He’s comparatively better than other street free agents? The Taliban is comparatively better than Al-Qaeda but you don’t see people take day trips through Kandahar. Newhouse is a game-wrecking weakness that would sink the entire season if a replacement was not available. Pray to whatever god or forces you believe in because this team will not win a Lombardi Trophy with him on the field.

Is there anything more Belichick than having the best rookie you’ve drafted in years be a punter?

Sony Michel has never displayed the elite traits he demonstrated at Georgia. That doesn’t mean he is a bad running back — he showed decisiveness and vision during his historic playoff run and the speed at which the Patriots began to rely on him speaks to his skill in pass protection. The fact that the Patriots were able to ride him to a championship ensures he was worth the pick at 31. None of those things change the fact that he’s been a disappointment this season. Irrespective of the terrible run blocking, Michel has not produced on his own nor as he been a major asset as a pass catcher.

I was not concerned that N’Keal Harry wasn’t active for the Ravens game; he probably entered Week 9 sitting sixth on the deep-firld target chart behind Julian Edelman, Mohamed Sanu, Phillip Dorsett II, Benjamin Watson, and Jakobi Meyers. I did not see that as a major cause for concern for a rookie who has yet to play a regular season game and missed parts of training camp. I would have been disappointed if he were not active for the Eagles game, though. It would have indicated that despite weeks of practice he hasn’t surpassed Meyers on the depth chart. I’m not really concerned about draft pedigree but the undrafted rookie is sitting on 176 yards and zero touchdowns. He doesn’t offer much after the catch and is not a very good run blocker. He’s been a nice surprise as a UDFA but I’d hope New England’s first-round pick would have more value than that.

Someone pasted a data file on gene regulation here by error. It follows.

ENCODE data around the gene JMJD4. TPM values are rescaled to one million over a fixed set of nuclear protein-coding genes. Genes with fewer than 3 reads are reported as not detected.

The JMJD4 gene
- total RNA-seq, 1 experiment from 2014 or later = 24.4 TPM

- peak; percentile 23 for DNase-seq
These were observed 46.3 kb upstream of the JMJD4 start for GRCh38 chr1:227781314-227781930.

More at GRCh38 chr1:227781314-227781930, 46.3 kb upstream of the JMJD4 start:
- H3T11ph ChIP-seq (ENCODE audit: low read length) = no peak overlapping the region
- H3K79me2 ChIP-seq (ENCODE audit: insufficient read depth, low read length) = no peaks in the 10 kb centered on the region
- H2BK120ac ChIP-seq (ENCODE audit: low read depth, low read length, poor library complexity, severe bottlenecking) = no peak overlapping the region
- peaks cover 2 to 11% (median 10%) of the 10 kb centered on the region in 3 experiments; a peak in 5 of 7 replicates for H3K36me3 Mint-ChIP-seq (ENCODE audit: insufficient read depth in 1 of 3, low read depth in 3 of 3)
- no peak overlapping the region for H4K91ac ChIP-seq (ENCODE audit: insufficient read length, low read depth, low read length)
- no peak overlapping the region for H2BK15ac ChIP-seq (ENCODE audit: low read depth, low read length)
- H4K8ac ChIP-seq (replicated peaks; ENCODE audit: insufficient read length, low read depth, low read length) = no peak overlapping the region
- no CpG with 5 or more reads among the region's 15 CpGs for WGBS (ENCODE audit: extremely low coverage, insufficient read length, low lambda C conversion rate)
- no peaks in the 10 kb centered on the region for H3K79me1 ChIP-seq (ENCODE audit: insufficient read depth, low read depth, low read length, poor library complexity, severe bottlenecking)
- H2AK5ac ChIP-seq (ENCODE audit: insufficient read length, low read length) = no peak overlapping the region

Luckily, he was active. His stat line was pedestrian but he flashed the ability to produce after the catch which is crucial. Would it be nice if Harry was able to step in and dominant as a rookie? Sure. But based on the language coming out of Foxborough I would not expect that to happen. Nor does that mean Harry won’t be a great pick. Rob Gronkowski was a Hall of Fame talent who participated in every game of the season and he did not manage a 100-yard game until the final week of the season.

Now obviously comparing a tight end and a wide receiver is not an apple-to-apple comparison, and Gronk also had 10 touchdowns on the season that year, but it illustrates that the developmental cycle of league greats can take time. My hope is that Harry can be a valuable rotational piece through the end of the season. If he doesn’t manage at least that it would be very disappointing, albeit far from the end of the world or a definitive condemnation of his career.

I commented that my biggest concern about Gunner Olszewski being placed on injured reserve was that it would lead to an injury to a more important player. Hours later it was reported Sanu was not practicing. If you recall, Sanu looked gimpy after a punt return with the Eagles. Yikes.